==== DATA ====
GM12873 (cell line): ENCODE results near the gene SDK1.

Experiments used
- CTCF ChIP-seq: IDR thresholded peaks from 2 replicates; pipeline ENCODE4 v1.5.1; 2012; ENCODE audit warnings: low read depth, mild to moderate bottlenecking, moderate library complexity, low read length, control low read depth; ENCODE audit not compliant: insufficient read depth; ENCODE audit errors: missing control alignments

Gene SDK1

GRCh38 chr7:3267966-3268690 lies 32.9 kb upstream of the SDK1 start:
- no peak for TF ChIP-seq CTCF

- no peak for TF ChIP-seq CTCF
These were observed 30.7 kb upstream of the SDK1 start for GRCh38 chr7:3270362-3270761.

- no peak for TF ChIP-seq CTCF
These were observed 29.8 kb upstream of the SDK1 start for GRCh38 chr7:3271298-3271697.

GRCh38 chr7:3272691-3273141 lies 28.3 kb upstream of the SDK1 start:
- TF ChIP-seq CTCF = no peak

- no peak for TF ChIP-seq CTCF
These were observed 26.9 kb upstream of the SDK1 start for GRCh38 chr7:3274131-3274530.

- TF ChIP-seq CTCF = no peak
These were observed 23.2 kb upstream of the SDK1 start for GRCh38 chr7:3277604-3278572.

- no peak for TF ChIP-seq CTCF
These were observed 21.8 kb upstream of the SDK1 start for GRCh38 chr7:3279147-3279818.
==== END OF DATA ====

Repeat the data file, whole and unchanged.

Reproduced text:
GM12873 (cell line): ENCODE results near the gene SDK1.

Experiments used
- CTCF ChIP-seq: IDR thresholded peaks from 2 replicates; pipeline ENCODE4 v1.5.1; 2012; ENCODE audit warnings: low read depth, mild to moderate bottlenecking, moderate library complexity, low read length, control low read depth; ENCODE audit not compliant: insufficient read depth; ENCODE audit errors: missing control alignments

Gene SDK1

GRCh38 chr7:3267966-3268690 lies 32.9 kb upstream of the SDK1 start:
- no peak for TF ChIP-seq CTCF

- no peak for TF ChIP-seq CTCF
These were observed 30.7 kb upstream of the SDK1 start for GRCh38 chr7:3270362-3270761.

- no peak for TF ChIP-seq CTCF
These were observed 29.8 kb upstream of the SDK1 start for GRCh38 chr7:3271298-3271697.

GRCh38 chr7:3272691-3273141 lies 28.3 kb upstream of the SDK1 start:
- TF ChIP-seq CTCF = no peak

- no peak for TF ChIP-seq CTCF
These were observed 26.9 kb upstream of the SDK1 start for GRCh38 chr7:3274131-3274530.

- TF ChIP-seq CTCF = no peak
These were observed 23.2 kb upstream of the SDK1 start for GRCh38 chr7:3277604-3278572.

- no peak for TF ChIP-seq CTCF
These were observed 21.8 kb upstream of the SDK1 start for GRCh38 chr7:3279147-3279818.